The Washington Post

Even troubled Greece has a higher share of men in the workforce than America does

The slowdown in hiring may affect the timing of Fed rate hike.

The first rate hike was clear. The second one? Not so much.

The Fed is expected to make the move later this afternoon.

Everything you wanted to know about the Fed's rate hike (and some things you probably didn't)

But some still worried that recovery remains vulnerable

Most officials believe rates should still rise this year

We scoured the footnotes for these juicy tidbits.

Everything you need to know about the big decision that could affect your job, salary and bills

It’s the hawks who are squawking about the labor market, while the doves are fussing over inflation.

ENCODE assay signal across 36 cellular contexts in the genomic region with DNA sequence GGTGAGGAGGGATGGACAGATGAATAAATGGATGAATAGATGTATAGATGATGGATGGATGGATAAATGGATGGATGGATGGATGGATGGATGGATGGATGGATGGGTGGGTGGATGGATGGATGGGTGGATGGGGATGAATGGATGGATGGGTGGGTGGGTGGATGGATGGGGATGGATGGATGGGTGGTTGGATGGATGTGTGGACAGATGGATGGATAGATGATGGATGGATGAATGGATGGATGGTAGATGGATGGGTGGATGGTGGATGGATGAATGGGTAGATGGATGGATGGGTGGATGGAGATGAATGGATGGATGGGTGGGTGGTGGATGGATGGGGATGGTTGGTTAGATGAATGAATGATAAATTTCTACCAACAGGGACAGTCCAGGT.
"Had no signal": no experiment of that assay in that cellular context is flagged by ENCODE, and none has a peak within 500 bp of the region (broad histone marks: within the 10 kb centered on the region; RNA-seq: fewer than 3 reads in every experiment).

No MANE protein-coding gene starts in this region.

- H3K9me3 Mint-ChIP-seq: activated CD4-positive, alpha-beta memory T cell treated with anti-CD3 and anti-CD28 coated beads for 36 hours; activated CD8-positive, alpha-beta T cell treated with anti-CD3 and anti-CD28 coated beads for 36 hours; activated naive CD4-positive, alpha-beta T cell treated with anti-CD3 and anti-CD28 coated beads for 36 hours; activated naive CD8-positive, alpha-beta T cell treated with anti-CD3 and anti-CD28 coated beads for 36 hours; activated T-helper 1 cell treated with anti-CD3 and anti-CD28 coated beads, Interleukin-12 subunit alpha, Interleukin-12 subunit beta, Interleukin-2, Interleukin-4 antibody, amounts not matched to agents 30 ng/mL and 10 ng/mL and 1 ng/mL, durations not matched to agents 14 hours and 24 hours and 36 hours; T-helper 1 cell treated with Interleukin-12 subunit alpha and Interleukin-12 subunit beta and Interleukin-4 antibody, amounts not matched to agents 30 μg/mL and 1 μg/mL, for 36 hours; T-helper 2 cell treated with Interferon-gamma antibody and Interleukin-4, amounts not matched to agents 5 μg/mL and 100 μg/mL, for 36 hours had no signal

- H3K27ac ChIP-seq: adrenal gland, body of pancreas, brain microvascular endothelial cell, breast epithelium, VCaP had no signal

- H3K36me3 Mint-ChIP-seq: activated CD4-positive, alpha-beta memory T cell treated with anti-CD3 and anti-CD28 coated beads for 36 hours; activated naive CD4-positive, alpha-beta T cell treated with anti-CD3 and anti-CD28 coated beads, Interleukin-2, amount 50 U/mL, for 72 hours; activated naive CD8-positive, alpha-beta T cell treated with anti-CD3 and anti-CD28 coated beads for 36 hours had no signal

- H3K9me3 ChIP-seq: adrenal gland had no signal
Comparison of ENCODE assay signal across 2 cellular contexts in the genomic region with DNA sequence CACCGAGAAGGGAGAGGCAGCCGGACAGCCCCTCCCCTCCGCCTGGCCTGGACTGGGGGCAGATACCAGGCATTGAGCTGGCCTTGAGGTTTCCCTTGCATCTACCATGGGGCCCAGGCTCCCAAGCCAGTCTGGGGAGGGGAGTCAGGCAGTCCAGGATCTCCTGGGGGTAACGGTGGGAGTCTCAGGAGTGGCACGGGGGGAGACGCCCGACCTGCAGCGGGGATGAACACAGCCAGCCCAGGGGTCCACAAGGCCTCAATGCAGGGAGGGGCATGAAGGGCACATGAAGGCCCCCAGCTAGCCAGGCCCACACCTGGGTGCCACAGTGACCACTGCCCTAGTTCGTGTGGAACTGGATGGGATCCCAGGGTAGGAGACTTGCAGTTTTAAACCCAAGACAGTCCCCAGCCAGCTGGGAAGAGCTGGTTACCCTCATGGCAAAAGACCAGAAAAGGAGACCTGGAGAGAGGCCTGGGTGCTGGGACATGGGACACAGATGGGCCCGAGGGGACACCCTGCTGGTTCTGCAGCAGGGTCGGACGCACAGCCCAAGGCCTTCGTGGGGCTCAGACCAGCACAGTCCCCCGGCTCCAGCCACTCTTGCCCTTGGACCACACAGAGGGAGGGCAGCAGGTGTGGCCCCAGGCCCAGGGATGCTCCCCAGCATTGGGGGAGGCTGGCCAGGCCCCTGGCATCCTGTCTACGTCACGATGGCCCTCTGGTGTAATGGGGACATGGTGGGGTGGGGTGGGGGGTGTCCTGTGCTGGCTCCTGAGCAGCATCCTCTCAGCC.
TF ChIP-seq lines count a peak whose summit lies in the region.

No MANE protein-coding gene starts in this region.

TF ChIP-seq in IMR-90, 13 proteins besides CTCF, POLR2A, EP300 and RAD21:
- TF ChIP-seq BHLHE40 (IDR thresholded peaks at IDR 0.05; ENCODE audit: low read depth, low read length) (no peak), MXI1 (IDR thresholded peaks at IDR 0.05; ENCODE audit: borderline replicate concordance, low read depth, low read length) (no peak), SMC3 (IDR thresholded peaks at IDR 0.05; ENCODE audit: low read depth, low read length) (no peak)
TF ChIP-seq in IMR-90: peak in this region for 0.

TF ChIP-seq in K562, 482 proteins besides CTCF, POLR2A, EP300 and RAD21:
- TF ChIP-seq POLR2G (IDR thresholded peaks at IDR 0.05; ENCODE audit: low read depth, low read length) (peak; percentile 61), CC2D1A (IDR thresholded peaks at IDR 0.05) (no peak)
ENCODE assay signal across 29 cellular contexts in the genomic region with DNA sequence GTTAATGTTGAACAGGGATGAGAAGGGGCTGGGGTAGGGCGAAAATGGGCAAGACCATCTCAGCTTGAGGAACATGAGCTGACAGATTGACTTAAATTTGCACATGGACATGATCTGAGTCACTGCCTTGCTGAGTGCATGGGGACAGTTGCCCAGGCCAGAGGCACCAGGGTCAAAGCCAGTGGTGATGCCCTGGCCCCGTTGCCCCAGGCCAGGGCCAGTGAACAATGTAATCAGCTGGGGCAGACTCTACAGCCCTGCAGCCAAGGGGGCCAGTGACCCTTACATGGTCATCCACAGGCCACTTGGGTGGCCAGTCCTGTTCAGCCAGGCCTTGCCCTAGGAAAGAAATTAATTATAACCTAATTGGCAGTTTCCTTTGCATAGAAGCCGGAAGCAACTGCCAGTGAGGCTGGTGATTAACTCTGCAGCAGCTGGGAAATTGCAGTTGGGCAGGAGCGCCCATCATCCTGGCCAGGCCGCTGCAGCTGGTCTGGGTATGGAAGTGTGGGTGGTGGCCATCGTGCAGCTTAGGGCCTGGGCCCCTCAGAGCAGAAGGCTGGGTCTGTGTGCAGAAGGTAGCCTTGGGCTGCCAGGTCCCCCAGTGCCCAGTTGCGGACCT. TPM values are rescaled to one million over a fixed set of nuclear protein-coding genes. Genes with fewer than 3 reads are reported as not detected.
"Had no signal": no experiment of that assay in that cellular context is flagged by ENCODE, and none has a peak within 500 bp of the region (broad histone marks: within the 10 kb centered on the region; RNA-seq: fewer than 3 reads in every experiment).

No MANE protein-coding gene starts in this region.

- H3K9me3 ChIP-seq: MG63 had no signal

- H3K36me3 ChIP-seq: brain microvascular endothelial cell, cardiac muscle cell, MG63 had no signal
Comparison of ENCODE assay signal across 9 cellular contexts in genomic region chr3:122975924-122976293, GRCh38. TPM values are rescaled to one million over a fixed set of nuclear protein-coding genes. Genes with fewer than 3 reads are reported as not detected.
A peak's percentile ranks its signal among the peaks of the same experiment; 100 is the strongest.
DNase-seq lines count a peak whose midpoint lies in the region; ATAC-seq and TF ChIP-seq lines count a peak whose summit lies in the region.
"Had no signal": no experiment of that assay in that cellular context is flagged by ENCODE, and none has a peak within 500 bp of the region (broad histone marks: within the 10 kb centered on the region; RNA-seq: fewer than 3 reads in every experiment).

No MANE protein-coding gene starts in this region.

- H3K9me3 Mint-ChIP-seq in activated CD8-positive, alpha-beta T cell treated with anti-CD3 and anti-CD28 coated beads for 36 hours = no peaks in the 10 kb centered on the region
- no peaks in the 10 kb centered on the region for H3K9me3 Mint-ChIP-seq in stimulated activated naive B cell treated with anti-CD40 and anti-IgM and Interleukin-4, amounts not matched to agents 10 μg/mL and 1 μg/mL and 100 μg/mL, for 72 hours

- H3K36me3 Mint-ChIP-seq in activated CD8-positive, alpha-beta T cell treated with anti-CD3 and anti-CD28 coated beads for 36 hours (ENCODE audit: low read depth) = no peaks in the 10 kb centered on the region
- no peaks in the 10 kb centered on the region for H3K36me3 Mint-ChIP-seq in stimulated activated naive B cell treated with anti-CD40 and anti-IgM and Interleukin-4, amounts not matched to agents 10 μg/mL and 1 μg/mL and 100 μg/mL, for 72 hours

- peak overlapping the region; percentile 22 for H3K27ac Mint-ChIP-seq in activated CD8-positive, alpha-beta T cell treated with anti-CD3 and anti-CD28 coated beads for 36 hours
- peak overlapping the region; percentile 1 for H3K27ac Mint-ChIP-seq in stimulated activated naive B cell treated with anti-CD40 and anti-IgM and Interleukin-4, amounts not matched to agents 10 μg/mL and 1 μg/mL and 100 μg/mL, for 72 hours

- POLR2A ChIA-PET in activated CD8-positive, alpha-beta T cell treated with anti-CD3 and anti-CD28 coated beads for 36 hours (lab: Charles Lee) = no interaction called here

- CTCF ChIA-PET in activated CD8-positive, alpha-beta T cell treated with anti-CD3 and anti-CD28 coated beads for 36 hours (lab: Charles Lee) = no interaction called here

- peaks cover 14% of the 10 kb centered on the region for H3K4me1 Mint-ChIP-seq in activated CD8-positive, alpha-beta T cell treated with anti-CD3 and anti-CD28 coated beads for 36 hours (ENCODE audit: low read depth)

Officials grappled with new questions on familiar issues: low inflation and unemployment

The strength in hiring this year has been one of the clearest indications that the country is finally escaping the long shadow of the Great Recession.

The Organization for Economic Cooperation and Development said this morning it expects the unemployment rate among its 34 member countries to inch down from 7.4 percent to 7.1 percent by the end of next year.

There's little evidence that a stronger recovery will bring back discouraged workers.

On Capitol Hill, Yellen acknowledged that broader measures of labor market health have registered “notable improvements.”

The recovery looks like it might finally be picking up speed after it added 288,000 jobs in June.

Falling unemployment could mean the Fed will face a very big decision.

The U.S. labor market continued to blossom in May.

Why the minimum wage shouldn't apply to the long-term unemployed -- for now.

  • Rand Ghayad
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  • May 5, 2014
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